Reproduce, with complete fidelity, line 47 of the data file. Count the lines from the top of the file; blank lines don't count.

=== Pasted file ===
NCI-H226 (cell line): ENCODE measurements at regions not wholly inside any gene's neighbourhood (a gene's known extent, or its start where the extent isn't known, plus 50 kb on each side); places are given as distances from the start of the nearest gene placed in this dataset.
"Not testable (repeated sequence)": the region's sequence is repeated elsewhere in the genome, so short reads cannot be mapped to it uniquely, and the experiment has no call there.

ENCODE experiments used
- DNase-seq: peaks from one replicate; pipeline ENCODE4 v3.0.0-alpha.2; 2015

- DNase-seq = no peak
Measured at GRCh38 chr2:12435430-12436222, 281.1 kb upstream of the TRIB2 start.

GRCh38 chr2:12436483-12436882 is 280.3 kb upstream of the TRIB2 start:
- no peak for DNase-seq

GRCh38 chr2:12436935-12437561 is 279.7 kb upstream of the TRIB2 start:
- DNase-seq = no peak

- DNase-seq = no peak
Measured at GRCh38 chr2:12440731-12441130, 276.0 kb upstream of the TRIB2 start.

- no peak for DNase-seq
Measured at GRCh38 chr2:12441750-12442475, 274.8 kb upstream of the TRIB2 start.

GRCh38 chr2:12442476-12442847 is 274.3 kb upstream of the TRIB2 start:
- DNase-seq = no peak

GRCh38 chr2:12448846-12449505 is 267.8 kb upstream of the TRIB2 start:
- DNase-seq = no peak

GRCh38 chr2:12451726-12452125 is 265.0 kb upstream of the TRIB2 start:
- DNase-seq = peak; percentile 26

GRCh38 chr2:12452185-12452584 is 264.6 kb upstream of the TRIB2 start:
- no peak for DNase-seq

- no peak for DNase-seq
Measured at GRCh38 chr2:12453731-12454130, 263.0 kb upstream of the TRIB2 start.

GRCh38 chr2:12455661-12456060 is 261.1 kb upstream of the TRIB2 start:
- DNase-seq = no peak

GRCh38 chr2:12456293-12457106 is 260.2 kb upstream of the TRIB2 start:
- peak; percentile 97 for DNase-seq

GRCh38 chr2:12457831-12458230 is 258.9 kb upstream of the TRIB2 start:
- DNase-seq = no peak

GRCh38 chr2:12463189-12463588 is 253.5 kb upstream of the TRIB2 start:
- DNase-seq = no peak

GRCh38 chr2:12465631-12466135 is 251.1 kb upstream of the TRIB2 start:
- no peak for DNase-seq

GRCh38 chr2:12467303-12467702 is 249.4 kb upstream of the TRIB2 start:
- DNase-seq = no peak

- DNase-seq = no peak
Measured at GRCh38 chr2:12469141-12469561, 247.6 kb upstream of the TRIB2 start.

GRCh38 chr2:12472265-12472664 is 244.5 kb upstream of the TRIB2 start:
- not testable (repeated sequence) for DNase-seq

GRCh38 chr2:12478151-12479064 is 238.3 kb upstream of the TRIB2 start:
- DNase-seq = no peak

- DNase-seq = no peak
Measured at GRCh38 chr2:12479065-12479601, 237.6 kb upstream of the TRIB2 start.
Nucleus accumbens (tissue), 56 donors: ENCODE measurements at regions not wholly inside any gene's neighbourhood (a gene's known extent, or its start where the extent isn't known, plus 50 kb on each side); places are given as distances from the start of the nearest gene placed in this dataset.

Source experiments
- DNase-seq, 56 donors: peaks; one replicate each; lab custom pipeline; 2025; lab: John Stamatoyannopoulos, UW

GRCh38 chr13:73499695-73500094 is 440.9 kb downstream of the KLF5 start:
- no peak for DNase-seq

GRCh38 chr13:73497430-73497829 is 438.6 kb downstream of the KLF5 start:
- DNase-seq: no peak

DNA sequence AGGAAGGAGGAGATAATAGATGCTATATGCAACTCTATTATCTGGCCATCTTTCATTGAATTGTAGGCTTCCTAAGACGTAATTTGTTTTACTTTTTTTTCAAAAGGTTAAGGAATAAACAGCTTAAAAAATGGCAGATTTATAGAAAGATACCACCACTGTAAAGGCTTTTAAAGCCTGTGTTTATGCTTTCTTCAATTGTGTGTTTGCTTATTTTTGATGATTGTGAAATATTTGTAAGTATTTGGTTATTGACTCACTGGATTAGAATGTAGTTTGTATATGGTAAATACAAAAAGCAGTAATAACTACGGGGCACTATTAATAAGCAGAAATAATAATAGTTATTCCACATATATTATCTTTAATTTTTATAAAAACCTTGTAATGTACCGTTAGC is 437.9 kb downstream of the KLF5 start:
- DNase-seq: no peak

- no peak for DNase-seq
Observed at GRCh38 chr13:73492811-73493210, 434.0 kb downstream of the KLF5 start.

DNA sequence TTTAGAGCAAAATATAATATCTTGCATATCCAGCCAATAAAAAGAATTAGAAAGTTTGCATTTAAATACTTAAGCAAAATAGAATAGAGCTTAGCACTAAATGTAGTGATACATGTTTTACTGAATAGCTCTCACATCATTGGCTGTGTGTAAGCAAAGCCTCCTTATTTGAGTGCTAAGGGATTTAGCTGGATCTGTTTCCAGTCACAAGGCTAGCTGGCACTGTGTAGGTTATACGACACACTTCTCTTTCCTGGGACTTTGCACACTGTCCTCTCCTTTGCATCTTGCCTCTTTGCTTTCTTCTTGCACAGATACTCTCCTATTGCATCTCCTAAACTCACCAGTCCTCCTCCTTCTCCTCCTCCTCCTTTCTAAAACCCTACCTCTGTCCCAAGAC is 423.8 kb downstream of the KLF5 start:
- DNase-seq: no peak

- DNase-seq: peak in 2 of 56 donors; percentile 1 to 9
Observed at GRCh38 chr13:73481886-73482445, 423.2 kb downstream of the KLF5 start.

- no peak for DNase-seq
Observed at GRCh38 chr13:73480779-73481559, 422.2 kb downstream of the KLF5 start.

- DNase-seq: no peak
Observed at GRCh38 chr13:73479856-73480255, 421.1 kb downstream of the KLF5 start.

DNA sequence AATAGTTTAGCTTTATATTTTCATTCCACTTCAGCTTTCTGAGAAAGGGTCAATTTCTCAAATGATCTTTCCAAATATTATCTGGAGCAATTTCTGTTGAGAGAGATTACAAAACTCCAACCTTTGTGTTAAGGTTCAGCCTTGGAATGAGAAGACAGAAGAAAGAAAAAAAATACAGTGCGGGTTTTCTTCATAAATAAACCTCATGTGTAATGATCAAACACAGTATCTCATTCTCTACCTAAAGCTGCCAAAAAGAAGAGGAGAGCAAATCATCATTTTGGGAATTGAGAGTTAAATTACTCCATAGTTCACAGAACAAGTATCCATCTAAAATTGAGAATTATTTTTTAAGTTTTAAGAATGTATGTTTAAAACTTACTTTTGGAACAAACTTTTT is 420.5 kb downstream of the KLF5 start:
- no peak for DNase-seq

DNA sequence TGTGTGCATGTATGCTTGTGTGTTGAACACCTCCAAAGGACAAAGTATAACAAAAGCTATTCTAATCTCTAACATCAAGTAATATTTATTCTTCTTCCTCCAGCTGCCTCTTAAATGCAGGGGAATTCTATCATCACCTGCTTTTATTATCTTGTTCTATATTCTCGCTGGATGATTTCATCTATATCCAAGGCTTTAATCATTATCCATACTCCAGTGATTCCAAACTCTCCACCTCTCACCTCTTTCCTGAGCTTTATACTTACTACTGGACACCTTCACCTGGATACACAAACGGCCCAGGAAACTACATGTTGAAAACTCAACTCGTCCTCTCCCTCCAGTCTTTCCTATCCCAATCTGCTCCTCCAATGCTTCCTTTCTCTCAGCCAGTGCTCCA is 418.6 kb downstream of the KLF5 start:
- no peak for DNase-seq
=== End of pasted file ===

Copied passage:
- DNase-seq, 56 donors: peaks; one replicate each; lab custom pipeline; 2025; lab: John Stamatoyannopoulos, UW